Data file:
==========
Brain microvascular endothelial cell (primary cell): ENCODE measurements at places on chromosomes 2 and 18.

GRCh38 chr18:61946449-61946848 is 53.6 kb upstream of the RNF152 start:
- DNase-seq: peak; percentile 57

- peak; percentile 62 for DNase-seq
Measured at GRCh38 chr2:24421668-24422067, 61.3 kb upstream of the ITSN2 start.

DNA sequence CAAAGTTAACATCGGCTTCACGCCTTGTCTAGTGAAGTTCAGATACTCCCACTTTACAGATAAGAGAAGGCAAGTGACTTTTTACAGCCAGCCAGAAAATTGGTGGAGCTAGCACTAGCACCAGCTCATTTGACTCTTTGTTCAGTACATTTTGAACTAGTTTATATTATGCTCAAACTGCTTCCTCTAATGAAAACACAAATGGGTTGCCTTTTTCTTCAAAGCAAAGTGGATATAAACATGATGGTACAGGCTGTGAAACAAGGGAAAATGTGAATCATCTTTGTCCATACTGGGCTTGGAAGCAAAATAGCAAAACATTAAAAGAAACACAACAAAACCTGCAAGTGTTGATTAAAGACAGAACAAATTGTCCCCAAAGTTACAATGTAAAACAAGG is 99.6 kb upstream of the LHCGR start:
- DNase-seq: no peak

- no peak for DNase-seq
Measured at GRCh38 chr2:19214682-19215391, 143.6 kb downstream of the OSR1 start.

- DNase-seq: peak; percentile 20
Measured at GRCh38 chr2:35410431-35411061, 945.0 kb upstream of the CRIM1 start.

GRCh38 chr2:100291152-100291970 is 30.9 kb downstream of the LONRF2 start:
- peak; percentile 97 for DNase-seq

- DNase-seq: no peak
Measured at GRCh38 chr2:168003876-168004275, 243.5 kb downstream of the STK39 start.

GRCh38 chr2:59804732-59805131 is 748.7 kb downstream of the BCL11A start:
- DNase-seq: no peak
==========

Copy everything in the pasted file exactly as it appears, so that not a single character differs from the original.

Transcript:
Brain microvascular endothelial cell (primary cell): ENCODE measurements at places on chromosomes 2 and 18.

GRCh38 chr18:61946449-61946848 is 53.6 kb upstream of the RNF152 start:
- DNase-seq: peak; percentile 57

- peak; percentile 62 for DNase-seq
Measured at GRCh38 chr2:24421668-24422067, 61.3 kb upstream of the ITSN2 start.

DNA sequence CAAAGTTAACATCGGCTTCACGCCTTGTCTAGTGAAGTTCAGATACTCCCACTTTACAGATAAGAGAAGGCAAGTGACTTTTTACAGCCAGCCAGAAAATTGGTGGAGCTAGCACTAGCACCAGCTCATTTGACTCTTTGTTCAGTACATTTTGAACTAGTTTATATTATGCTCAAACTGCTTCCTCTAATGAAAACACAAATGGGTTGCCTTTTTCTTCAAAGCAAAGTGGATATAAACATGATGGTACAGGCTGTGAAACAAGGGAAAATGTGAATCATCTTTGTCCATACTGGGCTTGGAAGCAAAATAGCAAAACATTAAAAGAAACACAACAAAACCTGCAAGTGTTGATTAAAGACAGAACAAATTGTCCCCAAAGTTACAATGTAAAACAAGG is 99.6 kb upstream of the LHCGR start:
- DNase-seq: no peak

- no peak for DNase-seq
Measured at GRCh38 chr2:19214682-19215391, 143.6 kb downstream of the OSR1 start.

- DNase-seq: peak; percentile 20
Measured at GRCh38 chr2:35410431-35411061, 945.0 kb upstream of the CRIM1 start.

GRCh38 chr2:100291152-100291970 is 30.9 kb downstream of the LONRF2 start:
- peak; percentile 97 for DNase-seq

- DNase-seq: no peak
Measured at GRCh38 chr2:168003876-168004275, 243.5 kb downstream of the STK39 start.

GRCh38 chr2:59804732-59805131 is 748.7 kb downstream of the BCL11A start:
- DNase-seq: no peak